How do you compare the quality of life between the two vastly different regions and is a small town healthier than a sprawling urban center?
I believe a small town is less complicated than a large urban center and little things, like parking tickets, are far less. Ah, Big Smiley Face. A parking ticket in Ligonier is $7.00 compared to the $70 I got in April in Hollywood for parking in the wrong spot when a street sweeper came through and the $93 ticket I ranted about in my previous post.
But is a small town healthier? Not necessarily. Hey, growing up in the '70s, there were jokes with some grain of truth about the Mafia in New Kensington and there were drug busts in and around my hometown.
I heard this time back about the on-going rise in drug use in Western PA and I did a search that returned three articles. The first is from a January 2014 article in the Pittsburgh Post-Gazette focusing on the overdose deaths from prescription drugs. It's titled Overdose deaths from prescription drug abuse skyrocketing in southwestern Pennsylvania:
Fayette County has one of the highest death rates from drug overdoses in the country, more than that of West Virginia, the state with the highest rate of overdose deaths in the nation.
And in Westmoreland County, drug overdose deaths for the first time have surpassed all other types of unnatural deaths combined, including car accidents, homicides and fires.
In 2011, the most recent data available for research, drug overdose deaths in Allegheny County totaled 243, a rate of 20.5 per 100,000 residents. That’s up from 2010 and 2009, when 228 and 222 people died from overdoses, respectively. Compare that to the rate in 1990, when 87 people, or 6.3 per 100,000 residents, died of an overdose in the county.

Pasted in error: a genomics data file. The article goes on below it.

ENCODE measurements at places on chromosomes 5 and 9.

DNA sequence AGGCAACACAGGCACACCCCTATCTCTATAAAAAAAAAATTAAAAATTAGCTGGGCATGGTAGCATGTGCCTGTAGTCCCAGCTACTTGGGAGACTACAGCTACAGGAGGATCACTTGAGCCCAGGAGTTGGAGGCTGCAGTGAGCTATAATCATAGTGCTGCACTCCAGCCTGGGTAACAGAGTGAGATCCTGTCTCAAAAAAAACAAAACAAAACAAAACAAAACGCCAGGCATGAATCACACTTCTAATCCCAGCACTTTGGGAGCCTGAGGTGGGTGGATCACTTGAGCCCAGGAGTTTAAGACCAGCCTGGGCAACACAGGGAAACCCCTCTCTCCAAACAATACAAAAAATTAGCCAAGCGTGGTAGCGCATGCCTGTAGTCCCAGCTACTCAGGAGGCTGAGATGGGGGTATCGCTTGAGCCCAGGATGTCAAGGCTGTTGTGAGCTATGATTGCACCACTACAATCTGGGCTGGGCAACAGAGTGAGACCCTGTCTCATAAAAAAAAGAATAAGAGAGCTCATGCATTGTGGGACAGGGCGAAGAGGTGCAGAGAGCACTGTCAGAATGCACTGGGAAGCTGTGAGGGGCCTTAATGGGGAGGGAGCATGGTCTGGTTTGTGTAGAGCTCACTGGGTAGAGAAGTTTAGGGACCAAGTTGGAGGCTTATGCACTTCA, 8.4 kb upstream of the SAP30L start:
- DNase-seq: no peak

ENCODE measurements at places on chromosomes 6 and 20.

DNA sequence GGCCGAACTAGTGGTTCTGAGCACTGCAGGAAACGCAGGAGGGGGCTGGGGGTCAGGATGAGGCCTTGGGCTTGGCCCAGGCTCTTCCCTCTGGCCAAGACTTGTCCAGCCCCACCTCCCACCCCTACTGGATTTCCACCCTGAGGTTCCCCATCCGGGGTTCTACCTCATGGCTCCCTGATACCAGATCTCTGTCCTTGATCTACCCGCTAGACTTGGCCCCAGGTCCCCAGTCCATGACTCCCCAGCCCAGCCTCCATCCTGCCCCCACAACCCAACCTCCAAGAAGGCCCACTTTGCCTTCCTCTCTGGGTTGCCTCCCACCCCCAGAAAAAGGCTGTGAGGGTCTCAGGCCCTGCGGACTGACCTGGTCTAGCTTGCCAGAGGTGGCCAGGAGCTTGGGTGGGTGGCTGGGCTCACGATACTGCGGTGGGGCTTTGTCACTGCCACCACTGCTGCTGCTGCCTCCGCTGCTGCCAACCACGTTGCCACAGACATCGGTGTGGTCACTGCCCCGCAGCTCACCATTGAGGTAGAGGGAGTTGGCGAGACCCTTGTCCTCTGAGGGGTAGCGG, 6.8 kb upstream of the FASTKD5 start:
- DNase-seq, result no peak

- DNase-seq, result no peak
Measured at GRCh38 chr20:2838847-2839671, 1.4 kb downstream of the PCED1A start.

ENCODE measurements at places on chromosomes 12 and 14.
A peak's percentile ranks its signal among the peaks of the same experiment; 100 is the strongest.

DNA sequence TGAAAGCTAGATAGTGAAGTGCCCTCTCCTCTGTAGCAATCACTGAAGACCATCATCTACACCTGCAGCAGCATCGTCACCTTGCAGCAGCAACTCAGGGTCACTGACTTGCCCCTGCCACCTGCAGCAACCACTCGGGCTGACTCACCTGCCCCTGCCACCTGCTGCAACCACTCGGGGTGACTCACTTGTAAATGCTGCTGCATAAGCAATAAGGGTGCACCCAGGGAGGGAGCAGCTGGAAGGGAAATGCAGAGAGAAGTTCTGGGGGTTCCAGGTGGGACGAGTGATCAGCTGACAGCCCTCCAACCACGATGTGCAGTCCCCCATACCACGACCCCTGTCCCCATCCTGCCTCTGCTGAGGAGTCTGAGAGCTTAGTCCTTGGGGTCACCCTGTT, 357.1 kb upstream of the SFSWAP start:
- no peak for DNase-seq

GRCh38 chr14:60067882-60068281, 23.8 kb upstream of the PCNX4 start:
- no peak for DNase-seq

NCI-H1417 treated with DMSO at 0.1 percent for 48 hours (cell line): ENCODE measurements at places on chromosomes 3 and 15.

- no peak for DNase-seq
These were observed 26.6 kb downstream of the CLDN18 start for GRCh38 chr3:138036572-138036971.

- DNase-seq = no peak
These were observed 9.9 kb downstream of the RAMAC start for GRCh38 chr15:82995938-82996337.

That was followed by two articles on the heroin problem in the region from the New Pittsburgh Courier that ran a piece in April 2014 from the Associated Press Heroin use taking a toll on Pennsylvania and the Pittsburgh Tribune Review with an article in September 2014 No way to fix Western Pennsylvania's heroin problem, report says.
Maybe the problem stands out more in a less populated region. A write up on drugfree.org noted an increase in Southern California's use of heroin in 2013:
The Substance Abuse and Mental Health Services Administration reported initiations to heroin have increased by 80 percent among teens ages 12 to 17. The increase in heroin use is largely attributed to the drug’s low cost and easy availability, both in southern California and around the country.
A study published last year found OxyContin abuse has decreased now that the painkiller has been reformulated to make it more difficult to misuse. Many people who abused the drug have switched to heroin.
The study included more than 2,500 people who were dependent on opioids, who were followed between July 2009 and March 2012. During that time, there was a 17 percent decrease in OxyContin abuse. In 2010, the company that makes OxyContin introduced a new version of the drug that is more difficult to inhale or inject.
All right, this is much more of a grim look at comparing quality of life than I had imagined I would take. What makes for a positive quality of life in one region compared to another has many factors like availability of entertainment and cultural activities; jobs availability; traffic, housing prices, and more.
What it boils down to is what do you as an individual and as a family need to have a high quality of life where you live? Small towns have one set of problems and advantages while urban areas have another set of problems and advantages.